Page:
Minimizing leakage and excess pressure buildup
The storage capacity of the Bjarmeland formation is assessed by obtaining optimized injection strategies while penalizing leakage and pressure buildup. This example demonstrates that pressure is an important aspect when designing injection strategies. Managing pressure buildup in the formation can be carried out through appropriate well placement as well as water production. More details of the following examples can be found in [1].

A possible injection set-up in the Bjarmeland formation (Barents Sea)

In this example, four large structural traps contain very high trapping capacities. We place one well in each of these traps in an attempt to exploit this capacity. As will be shown below, this placement of wells is not ideal in terms of pressure buildup. However we use it as a starting point here to highlight the issue of pressure buildup, and show how a different placement can improve the situation.

The initial injection rates are shown (left). These rates are as much as 75 times that which is used at the Sleipner storage site, which is located in the Utsira formation, North Sea. It is unlikely that a single well could be used to inject at such a high rate due to operational limitations, and as such, penalizing pressure buildup is an important factor in obtaining a practical optimal injection strategy.


Comparison of initial and optimized strategies


Initial rates

Simulation of the initial rates (unoptimized) reveals that it is not practical to exploit the full trapping capacity of these four large traps with only four wells. The pressure in the formation increases to more than 6 times that of the overburden pressure around the wells.


Leakage penalized only

Optimizing the injection rates while penalizing leakage suggests a strategy in which the pressure in the formation rises to almost 7 times the overburden pressure around the wells.


Leakage and Pressure penalized

Optimizing the injection rates while penalizing both leakage and pressure suggests a strategy in which the wells inject a very small amount (relative to the initial guess). The rates of these wells were restricted due to the low overburden pressure and thus low pressure limit (we used a pressure limit of 90% of the overburden pressure).

Comparion of initial and optimized rates when penalizing leakage only versus both leakage and pressure.


Pressure management strategy 1: well relocation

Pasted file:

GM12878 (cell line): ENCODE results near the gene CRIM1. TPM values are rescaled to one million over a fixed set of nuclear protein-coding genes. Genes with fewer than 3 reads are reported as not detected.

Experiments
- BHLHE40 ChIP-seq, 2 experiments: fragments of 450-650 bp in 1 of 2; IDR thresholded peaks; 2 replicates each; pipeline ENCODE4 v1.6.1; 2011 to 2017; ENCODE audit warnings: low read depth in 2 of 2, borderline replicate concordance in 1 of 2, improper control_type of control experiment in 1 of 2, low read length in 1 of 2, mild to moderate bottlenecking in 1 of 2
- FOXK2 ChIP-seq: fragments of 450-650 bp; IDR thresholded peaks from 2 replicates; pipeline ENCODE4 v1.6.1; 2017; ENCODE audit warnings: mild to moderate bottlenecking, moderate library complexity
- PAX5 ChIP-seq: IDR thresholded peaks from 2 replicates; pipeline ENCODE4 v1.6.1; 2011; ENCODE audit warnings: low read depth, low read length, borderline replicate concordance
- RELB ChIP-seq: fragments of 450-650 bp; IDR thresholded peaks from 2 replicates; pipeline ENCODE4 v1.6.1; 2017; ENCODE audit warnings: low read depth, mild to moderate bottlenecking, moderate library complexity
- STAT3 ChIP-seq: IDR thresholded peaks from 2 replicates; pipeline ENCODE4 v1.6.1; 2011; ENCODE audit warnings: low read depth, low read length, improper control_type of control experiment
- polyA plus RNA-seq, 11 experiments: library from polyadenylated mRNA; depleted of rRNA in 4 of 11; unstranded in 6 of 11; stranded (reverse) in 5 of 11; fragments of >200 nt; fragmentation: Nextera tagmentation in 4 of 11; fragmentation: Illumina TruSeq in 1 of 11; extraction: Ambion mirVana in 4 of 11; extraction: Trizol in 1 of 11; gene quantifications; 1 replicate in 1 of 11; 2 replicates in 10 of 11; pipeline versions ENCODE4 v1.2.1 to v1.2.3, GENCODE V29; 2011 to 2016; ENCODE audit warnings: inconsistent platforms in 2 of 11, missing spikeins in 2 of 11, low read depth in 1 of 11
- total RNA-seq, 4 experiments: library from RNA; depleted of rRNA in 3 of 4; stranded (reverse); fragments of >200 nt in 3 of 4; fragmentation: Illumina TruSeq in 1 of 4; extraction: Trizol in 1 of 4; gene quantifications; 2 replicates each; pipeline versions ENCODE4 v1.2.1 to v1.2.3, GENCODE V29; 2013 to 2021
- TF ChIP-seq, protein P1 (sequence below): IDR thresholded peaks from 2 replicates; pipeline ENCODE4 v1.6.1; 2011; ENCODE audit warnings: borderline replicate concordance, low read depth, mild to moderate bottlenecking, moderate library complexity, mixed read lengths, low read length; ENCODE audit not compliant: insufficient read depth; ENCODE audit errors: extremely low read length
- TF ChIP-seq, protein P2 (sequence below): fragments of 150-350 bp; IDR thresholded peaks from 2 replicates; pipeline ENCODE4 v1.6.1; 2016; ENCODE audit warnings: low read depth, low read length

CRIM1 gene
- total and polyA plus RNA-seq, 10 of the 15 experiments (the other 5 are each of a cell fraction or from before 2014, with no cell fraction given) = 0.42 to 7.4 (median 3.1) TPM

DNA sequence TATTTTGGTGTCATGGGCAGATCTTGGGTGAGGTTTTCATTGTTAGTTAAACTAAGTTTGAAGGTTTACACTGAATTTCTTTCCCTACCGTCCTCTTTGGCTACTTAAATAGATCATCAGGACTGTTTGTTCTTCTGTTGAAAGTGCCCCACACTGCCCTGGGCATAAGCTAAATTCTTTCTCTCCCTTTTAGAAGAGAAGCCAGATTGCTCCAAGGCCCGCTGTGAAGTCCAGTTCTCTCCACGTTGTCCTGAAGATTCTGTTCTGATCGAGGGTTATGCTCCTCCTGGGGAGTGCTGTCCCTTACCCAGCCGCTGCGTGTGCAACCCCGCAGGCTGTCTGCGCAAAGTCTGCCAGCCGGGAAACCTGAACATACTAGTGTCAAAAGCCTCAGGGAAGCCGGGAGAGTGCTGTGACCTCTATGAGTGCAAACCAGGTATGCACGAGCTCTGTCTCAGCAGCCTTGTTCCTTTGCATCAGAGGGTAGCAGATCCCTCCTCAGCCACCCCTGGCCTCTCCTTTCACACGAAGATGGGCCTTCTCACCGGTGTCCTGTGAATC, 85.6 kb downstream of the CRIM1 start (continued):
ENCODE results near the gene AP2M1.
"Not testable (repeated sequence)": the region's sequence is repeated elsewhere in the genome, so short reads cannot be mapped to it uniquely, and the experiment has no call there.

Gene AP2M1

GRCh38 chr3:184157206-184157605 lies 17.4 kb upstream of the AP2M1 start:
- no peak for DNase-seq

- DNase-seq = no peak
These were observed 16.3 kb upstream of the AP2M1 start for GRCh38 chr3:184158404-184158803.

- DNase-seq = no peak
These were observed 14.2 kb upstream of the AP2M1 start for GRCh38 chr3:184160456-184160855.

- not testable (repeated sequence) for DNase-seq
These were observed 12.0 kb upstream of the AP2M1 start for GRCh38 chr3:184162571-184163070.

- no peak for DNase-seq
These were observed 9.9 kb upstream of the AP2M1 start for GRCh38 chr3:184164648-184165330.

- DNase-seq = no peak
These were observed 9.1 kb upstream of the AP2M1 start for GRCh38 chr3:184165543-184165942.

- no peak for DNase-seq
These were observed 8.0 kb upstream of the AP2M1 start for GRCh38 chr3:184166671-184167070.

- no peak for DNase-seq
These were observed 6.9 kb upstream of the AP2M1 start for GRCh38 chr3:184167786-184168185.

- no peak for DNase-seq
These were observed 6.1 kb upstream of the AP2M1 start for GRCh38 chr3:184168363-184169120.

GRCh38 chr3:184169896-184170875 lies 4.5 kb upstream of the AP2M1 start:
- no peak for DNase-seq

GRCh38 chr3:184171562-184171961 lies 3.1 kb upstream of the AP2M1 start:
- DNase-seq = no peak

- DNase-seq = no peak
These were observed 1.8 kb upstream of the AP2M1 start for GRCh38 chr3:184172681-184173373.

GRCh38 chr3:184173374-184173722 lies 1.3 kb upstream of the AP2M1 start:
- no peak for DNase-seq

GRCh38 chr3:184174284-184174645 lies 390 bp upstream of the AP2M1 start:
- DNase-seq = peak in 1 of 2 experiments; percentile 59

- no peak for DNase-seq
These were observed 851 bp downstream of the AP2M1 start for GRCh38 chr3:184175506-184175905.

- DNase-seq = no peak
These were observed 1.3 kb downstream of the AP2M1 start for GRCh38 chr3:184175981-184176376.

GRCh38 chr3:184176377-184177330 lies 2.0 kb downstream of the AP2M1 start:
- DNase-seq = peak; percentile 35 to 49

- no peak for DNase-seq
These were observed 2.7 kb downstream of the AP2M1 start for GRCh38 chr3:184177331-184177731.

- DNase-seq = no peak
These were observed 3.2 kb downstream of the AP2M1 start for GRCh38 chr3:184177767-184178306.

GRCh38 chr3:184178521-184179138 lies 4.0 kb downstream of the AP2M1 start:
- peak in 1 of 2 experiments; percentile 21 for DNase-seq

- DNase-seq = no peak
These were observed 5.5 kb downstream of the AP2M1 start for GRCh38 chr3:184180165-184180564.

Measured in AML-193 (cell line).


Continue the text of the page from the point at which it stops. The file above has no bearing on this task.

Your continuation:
In order to maximize storage, we relocate the wells downslope from the traps. At deeper depths, the overburden pressure is higher, thus the pressure limit is less restrictive. The optimal injection rates are still limited due to pressure, as expected, however the rates have increased considerably. Note that the CO2 injected by Well 2 quickly migrates upslope and into the nearby structural trap, and the pressure buildup that occurs at the top of the trap is more restrictive on the injection rate than the pressure buildup immediately near the well. This demonstrates the importance of penalizing pressure in the entire formation, not just near the wells. Indeed, the pressure limit in the shallowest regions may very well dictate how high the rates can be without jeopardizing the integrity of the caprock.


Pressure management strategy 2: include water production wells

Another strategy to maximize storage is to manage the pressure through brine extraction. We test this out by placing two water producing wells in locations where the CO2 plume is unlikely to migrate towards (otherwise the production wells could become a leakage pathway for CO2). The production wells are operated at a bottom hole pressure of approximately 1 bar (for illustrative purposes only), which causes them to produce a total of approximately 290 million cubic meters of water during the CO2 injection period. This example shows that including water production results in higher optimized injection rates while still maintaining an acceptable pressure rise.



1. R. Allen, H. M. Nilsen, O. Andersen, and K.-A. Lie. On obtaining optimal well rates and placement for CO2 storage. ECMOR XV - 15th European Conference on the Mathematics of Oil Recovery, Amsterdam, Netherlands, 29 Aug-1 Sept, 2016. DOI: 10.3997/2214-4609.201601823

Published December 9, 2016